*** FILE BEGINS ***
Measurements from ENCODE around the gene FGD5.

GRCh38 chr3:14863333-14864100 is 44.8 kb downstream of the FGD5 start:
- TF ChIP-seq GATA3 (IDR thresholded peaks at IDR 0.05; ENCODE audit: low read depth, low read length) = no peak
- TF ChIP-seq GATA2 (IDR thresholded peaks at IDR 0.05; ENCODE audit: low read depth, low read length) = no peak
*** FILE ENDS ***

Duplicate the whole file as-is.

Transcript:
Measurements from ENCODE around the gene FGD5.

GRCh38 chr3:14863333-14864100 is 44.8 kb downstream of the FGD5 start:
- TF ChIP-seq GATA3 (IDR thresholded peaks at IDR 0.05; ENCODE audit: low read depth, low read length) = no peak
- TF ChIP-seq GATA2 (IDR thresholded peaks at IDR 0.05; ENCODE audit: low read depth, low read length) = no peak